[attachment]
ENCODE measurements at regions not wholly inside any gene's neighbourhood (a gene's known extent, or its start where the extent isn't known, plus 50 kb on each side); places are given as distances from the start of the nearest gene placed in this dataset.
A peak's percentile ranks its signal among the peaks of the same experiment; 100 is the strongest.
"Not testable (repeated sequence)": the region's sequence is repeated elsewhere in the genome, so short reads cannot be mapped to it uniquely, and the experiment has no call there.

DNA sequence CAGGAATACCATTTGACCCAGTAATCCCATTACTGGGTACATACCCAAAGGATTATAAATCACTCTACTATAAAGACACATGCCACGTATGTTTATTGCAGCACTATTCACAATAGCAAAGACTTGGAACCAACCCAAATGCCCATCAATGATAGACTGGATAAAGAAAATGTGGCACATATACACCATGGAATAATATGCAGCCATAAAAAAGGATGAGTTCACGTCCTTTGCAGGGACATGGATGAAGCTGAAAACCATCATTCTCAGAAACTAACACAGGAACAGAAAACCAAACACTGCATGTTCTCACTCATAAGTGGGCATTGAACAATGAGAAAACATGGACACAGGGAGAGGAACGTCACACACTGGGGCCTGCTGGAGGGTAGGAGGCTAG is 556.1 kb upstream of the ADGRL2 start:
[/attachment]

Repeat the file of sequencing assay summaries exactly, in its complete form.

ENCODE measurements at regions not wholly inside any gene's neighbourhood (a gene's known extent, or its start where the extent isn't known, plus 50 kb on each side); places are given as distances from the start of the nearest gene placed in this dataset.
A peak's percentile ranks its signal among the peaks of the same experiment; 100 is the strongest.
"Not testable (repeated sequence)": the region's sequence is repeated elsewhere in the genome, so short reads cannot be mapped to it uniquely, and the experiment has no call there.

DNA sequence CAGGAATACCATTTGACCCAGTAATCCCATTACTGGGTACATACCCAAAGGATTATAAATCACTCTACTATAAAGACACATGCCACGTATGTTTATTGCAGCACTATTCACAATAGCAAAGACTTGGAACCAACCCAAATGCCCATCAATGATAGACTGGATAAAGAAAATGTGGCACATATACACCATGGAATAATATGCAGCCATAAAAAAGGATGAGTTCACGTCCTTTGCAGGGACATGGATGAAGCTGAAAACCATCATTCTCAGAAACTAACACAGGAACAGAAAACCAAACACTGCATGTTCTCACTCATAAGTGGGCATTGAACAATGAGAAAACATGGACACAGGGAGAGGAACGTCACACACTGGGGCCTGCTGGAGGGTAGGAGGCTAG is 556.1 kb upstream of the ADGRL2 start: